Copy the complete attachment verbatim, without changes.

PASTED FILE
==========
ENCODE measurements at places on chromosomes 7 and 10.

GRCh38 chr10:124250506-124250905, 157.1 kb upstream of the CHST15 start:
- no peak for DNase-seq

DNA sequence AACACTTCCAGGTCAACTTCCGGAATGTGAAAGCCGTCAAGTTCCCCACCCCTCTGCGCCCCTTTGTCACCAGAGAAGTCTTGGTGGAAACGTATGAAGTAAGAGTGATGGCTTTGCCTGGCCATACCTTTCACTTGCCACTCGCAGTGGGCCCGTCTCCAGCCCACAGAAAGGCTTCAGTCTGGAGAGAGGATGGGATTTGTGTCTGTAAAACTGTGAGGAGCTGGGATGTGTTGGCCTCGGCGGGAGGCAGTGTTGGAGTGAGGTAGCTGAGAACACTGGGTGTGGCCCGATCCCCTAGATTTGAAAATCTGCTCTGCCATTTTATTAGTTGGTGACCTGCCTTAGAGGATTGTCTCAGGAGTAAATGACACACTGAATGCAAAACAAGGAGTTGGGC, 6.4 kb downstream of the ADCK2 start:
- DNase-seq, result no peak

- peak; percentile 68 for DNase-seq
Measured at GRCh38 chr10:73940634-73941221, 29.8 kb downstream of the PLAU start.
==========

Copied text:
ENCODE measurements at places on chromosomes 7 and 10.

GRCh38 chr10:124250506-124250905, 157.1 kb upstream of the CHST15 start:
- no peak for DNase-seq

DNA sequence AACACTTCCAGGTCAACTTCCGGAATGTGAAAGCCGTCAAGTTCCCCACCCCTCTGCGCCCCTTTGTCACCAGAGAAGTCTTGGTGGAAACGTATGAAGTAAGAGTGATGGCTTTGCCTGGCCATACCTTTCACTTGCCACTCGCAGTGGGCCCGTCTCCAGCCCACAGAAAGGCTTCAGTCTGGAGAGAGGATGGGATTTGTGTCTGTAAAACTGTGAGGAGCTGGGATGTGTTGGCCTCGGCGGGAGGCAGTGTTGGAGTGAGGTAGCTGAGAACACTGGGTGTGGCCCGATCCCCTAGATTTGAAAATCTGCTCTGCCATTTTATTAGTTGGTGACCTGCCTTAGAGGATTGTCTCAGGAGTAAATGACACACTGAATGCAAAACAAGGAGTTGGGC, 6.4 kb downstream of the ADCK2 start:
- DNase-seq, result no peak

- peak; percentile 68 for DNase-seq
Measured at GRCh38 chr10:73940634-73941221, 29.8 kb downstream of the PLAU start.